Can You Run Away From Stress?

Can You Run Away From Stress?

(link)

If you find yourself in a situation where life has become too stressful to bear, there’s a piece of advice you are inevitably going to get: “you can’t run away from your problems”.

There’s a simple idea behind it and it has a tendency to feel true. Behind the sentiment is someone telling you to stick at your problems, work for a solution, try to find a way through. You should face them head on rather than hoping they will just vanish. You can’t wish your way out of a bad patch in life.

That makes sense, so most of us knuckle down and try to get through to a point where we feel more positive.

But should we?

Is “Sticking It Out” The Only Option?

This side of the theory would suggest that seeing things through and facing up to our issues is the only way of coping with them. That’s a key phrasing too: the only way.

Here’s a thought: how many problems in life can be solved in just one way?

It’s strange that we’re told that the cure to life’s ills is to staying the course and remaining right where we are – as if it’s the only solution. The majority of the time, the hurdles in life are best cleared by being thinking for solutions, trying different things, reaching compromises with people. So do we have to be route one about staying right as we are to do these things?

Or is there another way?

Room To Breathe

(link)

If you find your life is not where you want it, conflicts have arisen, or you feel the pressing hand of stress on the small of your back at all times – then there’s a huge amount of value in giving yourself some room.

The phrase “room to breathe” has entered our vocabularies as a direct reflection of that. Of course, we all have physical room to breathe – but sometimes we need to give ourselves the chance to take a moment.

And here’s the kicker: sometimes, you can’t do that if you stay in the situation you’re in.

There are times when a situation, a life upset, a clash with a partner, or a job you hate, requires you to step away to give you some perspective. For a start, you need to evaluate how you feel about a job, a person, or a bad habit, when you have a clear head to do so. If you’re in the middle of the lake and feel like you’re drowning, that’s not going to be a good time to do it. Your mind is too cluttered with the panic of the problem itself to be able to swim to the solution at the shore.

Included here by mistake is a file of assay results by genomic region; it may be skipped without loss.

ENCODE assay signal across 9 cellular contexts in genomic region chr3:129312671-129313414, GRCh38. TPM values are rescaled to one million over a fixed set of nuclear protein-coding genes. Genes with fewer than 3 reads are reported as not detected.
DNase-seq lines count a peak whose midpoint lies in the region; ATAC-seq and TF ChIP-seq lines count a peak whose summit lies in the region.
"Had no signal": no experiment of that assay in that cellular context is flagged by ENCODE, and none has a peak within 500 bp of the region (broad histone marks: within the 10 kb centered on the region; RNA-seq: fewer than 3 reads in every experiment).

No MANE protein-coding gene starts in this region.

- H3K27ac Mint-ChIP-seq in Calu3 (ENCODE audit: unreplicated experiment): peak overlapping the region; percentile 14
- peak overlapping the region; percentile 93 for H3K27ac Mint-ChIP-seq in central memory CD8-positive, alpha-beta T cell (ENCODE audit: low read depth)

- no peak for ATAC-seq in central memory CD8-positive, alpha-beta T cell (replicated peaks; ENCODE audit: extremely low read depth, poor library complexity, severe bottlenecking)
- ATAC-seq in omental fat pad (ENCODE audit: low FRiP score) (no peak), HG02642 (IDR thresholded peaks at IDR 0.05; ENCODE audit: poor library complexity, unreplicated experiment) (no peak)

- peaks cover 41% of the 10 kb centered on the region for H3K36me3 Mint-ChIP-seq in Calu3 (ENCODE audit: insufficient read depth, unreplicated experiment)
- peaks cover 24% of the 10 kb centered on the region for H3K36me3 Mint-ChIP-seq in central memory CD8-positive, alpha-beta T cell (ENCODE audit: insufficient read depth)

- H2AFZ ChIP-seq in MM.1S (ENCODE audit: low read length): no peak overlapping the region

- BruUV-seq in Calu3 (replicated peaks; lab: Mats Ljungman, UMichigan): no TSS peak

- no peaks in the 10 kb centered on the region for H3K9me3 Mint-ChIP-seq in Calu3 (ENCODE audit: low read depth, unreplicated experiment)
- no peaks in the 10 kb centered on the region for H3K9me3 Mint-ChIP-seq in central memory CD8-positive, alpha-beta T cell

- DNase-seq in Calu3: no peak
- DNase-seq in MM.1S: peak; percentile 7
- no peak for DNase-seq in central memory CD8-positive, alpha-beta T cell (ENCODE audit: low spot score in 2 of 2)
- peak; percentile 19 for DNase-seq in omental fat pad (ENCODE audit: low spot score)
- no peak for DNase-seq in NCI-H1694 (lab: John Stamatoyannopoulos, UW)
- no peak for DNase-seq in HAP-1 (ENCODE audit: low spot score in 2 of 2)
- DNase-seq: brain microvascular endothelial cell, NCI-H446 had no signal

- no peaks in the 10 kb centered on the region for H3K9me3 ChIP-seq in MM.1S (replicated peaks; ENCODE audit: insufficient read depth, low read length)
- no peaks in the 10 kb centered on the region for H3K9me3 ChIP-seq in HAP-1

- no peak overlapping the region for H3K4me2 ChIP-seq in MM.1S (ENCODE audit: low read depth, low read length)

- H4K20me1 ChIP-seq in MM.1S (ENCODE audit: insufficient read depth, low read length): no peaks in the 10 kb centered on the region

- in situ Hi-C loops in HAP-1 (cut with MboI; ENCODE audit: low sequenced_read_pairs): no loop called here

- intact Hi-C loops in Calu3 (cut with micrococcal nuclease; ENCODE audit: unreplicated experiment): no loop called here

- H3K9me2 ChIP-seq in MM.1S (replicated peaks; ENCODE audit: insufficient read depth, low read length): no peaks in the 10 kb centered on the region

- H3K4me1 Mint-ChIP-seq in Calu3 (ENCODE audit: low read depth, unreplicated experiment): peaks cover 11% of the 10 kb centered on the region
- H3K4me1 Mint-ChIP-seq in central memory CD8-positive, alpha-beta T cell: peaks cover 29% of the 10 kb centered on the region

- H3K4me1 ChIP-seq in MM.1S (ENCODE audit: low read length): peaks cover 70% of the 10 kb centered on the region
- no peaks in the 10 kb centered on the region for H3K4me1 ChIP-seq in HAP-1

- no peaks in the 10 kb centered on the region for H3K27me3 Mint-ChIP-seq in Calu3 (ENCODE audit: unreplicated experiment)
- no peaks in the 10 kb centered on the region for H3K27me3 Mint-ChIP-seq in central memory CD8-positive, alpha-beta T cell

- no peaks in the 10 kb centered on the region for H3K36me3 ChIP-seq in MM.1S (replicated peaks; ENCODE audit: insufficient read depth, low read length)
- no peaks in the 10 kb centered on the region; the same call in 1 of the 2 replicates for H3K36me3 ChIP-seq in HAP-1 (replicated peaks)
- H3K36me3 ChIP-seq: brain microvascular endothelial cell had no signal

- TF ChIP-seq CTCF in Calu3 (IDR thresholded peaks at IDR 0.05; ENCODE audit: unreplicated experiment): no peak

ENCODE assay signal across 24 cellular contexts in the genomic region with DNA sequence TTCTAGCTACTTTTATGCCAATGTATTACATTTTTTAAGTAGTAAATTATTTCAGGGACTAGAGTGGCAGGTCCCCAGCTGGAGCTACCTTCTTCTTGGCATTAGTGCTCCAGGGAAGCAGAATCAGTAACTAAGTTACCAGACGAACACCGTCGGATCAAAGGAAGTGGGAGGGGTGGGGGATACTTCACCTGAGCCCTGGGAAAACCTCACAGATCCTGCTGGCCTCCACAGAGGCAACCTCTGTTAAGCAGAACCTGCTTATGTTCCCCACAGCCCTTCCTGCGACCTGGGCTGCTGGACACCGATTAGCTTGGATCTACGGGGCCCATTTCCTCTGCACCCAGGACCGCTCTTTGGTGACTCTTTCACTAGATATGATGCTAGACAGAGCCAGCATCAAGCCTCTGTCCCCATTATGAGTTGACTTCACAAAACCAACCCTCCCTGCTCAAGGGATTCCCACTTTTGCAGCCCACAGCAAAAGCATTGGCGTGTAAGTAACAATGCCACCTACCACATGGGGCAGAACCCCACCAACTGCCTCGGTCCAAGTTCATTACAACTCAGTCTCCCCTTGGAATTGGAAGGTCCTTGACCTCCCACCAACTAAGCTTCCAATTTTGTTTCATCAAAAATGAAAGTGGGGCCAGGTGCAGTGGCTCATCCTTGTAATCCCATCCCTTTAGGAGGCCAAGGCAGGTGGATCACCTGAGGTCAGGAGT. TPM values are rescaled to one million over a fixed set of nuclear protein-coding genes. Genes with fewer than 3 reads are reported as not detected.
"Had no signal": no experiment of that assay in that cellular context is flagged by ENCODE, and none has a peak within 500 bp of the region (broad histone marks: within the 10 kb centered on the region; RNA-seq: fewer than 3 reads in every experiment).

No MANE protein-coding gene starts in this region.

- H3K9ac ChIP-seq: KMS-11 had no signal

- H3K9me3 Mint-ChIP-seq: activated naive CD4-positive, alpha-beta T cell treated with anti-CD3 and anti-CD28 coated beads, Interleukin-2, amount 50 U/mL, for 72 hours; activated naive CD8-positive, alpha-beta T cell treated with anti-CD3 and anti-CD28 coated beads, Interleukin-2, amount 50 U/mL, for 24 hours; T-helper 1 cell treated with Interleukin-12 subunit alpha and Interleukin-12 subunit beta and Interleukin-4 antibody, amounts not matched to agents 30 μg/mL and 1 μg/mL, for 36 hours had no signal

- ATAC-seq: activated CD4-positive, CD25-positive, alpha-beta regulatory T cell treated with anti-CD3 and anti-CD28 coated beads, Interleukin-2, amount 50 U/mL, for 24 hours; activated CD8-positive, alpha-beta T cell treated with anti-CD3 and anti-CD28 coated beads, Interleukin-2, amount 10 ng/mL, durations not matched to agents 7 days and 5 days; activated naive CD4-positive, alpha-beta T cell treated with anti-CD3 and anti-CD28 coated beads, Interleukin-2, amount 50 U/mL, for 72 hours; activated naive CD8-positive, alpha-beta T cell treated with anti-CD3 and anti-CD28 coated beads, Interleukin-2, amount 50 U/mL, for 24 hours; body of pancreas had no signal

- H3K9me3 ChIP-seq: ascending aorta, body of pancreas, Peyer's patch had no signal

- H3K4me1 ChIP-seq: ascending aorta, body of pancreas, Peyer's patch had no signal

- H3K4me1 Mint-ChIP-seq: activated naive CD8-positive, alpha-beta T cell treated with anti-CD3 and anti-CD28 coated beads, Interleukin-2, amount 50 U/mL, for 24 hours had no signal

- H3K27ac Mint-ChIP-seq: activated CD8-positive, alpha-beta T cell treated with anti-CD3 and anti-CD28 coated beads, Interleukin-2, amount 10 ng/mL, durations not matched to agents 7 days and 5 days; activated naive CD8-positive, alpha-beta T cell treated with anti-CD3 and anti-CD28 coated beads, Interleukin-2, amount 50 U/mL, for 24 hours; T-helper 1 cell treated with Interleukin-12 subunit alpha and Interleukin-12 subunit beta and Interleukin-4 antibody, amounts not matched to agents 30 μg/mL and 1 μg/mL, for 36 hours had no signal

Furthering this analogy, let’s say that running away or taking a break is a lifeboat. It’s not going to keep you going forever; you’re eventually going to have to leave it and return your feet to the ground. But the purpose of the lifeboat is that it can make sure that when you feet do hit the mud, you don’t sink, but stride on through.

Running away isn’t a cure, but it is a pause that gives you the opportunity to think of a cure.

How Can You Run Away?

It all depends on the severity of your problem and how long it has been going on.

The longer that you have been struggling with an aspect of your life, as a general rule, the more time it’s going to take you to recover yourself from it.

So for some issues – such as a fight with a partner or a rough week at work – a weekend away at a hotel could be just what you need. A change of scenery, a different experience, and most importantly time to reflect on the situation.

If you’re dealing with bigger issues like a chronic marital problem, hopelessness in your job or addiction, then you might need to run for a little longer. You could consider going to live with your parents for awhile, entering high-end treatment retreats, or just take a fortnight off work and go for day trips as and when you can afford to do so. There are always options for escape.

You might solve the problem and find a solution on the first night; or it might take until the 12th. The point is that you will have the time to do so, rather than having to juggle both the situation, your reaction to it in the moment, and how you can resolve it.

Is Running Away Weakness?

 

(link)

Absolutely not. In fact, it could be argued it’s a strength.

There are times when sticking it out is the worst possible option. Let’s say your marriage is going through a rough patch and you and your spouse are constantly arguing. You’re both more and more wound up every day, never settling one argument before you launch into another.

In that scenario, staying in the same space with someone who is clearly aggravating you (and vice versa) isn’t smart or strong – it’s being stubborn and bloody-minded. It takes strength to be able to face up to the fact a situation isn’t working for you and you need to do something different to find a solution.

The same applies to all the other problems that life throws. It takes extreme strength to acknowledge you have a problem with an addiction; that a job you have dedicated your life too isn’t working out; that a friendship you treasured has turned toxic. Don’t worry about being perceived as weak – worry about finding a way through with a new solution.

What If I Can’t Run Away?

This is a natural concern, of course – sometimes you don’t have the ability, the money, someone to care for the kids, or the stability that allows you to just run away and do something else for a period of time.

In these scenarios, try and find some breathing space where you can. Take your lunch break at work as an opportunity to go for a walk by yourself; clear space on weekends so you can have an evening without interruptions. It’s not a perfect solution to change your life, but then again, very few things are. Do the best with what you have and you’ll see your way through.


(image)